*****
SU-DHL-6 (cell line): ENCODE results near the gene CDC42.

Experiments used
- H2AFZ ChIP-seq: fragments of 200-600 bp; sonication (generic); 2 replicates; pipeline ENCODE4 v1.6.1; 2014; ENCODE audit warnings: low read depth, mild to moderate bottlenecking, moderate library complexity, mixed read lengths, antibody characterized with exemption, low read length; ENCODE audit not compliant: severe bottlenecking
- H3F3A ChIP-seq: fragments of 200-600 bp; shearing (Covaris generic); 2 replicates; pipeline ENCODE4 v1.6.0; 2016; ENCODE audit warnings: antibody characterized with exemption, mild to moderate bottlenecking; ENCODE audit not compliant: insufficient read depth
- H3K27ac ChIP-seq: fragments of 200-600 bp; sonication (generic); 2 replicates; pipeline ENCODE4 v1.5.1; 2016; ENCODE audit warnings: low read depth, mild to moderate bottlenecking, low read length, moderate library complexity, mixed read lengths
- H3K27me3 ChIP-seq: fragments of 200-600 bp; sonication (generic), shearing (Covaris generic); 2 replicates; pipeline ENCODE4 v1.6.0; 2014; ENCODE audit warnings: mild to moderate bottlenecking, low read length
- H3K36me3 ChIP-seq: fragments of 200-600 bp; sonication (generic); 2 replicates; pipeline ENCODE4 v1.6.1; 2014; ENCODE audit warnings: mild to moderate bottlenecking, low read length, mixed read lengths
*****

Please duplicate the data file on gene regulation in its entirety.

SU-DHL-6 (cell line): ENCODE results near the gene CDC42.

Experiments used
- H2AFZ ChIP-seq: fragments of 200-600 bp; sonication (generic); 2 replicates; pipeline ENCODE4 v1.6.1; 2014; ENCODE audit warnings: low read depth, mild to moderate bottlenecking, moderate library complexity, mixed read lengths, antibody characterized with exemption, low read length; ENCODE audit not compliant: severe bottlenecking
- H3F3A ChIP-seq: fragments of 200-600 bp; shearing (Covaris generic); 2 replicates; pipeline ENCODE4 v1.6.0; 2016; ENCODE audit warnings: antibody characterized with exemption, mild to moderate bottlenecking; ENCODE audit not compliant: insufficient read depth
- H3K27ac ChIP-seq: fragments of 200-600 bp; sonication (generic); 2 replicates; pipeline ENCODE4 v1.5.1; 2016; ENCODE audit warnings: low read depth, mild to moderate bottlenecking, low read length, moderate library complexity, mixed read lengths
- H3K27me3 ChIP-seq: fragments of 200-600 bp; sonication (generic), shearing (Covaris generic); 2 replicates; pipeline ENCODE4 v1.6.0; 2014; ENCODE audit warnings: mild to moderate bottlenecking, low read length
- H3K36me3 ChIP-seq: fragments of 200-600 bp; sonication (generic); 2 replicates; pipeline ENCODE4 v1.6.1; 2014; ENCODE audit warnings: mild to moderate bottlenecking, low read length, mixed read lengths